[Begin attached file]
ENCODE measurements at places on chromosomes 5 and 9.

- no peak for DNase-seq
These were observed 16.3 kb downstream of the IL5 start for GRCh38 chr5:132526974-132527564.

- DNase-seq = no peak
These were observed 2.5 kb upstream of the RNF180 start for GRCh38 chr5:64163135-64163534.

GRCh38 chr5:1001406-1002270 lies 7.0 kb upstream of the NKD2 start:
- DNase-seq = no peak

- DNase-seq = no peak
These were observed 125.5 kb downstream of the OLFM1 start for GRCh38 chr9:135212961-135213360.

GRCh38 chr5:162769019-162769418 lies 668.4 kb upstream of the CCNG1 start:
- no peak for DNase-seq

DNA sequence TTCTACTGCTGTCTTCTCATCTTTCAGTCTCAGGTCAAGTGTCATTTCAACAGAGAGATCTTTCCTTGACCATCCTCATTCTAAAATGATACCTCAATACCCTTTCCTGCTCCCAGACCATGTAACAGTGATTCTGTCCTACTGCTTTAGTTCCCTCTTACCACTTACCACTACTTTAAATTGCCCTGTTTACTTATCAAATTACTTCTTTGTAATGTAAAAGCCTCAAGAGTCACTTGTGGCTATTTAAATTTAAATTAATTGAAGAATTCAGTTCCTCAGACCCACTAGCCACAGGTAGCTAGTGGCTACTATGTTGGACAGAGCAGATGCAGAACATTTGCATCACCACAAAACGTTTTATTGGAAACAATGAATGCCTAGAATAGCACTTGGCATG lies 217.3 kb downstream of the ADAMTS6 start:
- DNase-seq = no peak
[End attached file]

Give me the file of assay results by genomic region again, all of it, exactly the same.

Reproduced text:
ENCODE measurements at places on chromosomes 5 and 9.

- no peak for DNase-seq
These were observed 16.3 kb downstream of the IL5 start for GRCh38 chr5:132526974-132527564.

- DNase-seq = no peak
These were observed 2.5 kb upstream of the RNF180 start for GRCh38 chr5:64163135-64163534.

GRCh38 chr5:1001406-1002270 lies 7.0 kb upstream of the NKD2 start:
- DNase-seq = no peak

- DNase-seq = no peak
These were observed 125.5 kb downstream of the OLFM1 start for GRCh38 chr9:135212961-135213360.

GRCh38 chr5:162769019-162769418 lies 668.4 kb upstream of the CCNG1 start:
- no peak for DNase-seq

DNA sequence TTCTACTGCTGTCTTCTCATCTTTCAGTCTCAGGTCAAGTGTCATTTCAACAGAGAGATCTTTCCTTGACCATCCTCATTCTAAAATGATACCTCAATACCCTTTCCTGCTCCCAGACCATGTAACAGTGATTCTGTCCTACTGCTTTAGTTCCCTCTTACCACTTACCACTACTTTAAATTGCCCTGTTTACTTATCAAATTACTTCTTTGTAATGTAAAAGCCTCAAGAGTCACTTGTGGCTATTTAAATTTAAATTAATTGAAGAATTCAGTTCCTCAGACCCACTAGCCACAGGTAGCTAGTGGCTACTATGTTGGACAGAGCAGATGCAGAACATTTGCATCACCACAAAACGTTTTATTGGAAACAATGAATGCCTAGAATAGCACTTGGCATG lies 217.3 kb downstream of the ADAMTS6 start:
- DNase-seq = no peak